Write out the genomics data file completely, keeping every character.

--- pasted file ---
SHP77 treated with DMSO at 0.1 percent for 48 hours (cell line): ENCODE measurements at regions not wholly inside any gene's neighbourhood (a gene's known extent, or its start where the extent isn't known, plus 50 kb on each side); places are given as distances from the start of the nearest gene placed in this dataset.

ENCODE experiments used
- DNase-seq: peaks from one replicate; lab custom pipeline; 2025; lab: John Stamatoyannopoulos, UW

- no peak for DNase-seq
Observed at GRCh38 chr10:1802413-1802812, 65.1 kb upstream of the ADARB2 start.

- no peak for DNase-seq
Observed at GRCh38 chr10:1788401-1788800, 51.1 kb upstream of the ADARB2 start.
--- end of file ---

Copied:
SHP77 treated with DMSO at 0.1 percent for 48 hours (cell line): ENCODE measurements at regions not wholly inside any gene's neighbourhood (a gene's known extent, or its start where the extent isn't known, plus 50 kb on each side); places are given as distances from the start of the nearest gene placed in this dataset.

ENCODE experiments used
- DNase-seq: peaks from one replicate; lab custom pipeline; 2025; lab: John Stamatoyannopoulos, UW

- no peak for DNase-seq
Observed at GRCh38 chr10:1802413-1802812, 65.1 kb upstream of the ADARB2 start.

- no peak for DNase-seq
Observed at GRCh38 chr10:1788401-1788800, 51.1 kb upstream of the ADARB2 start.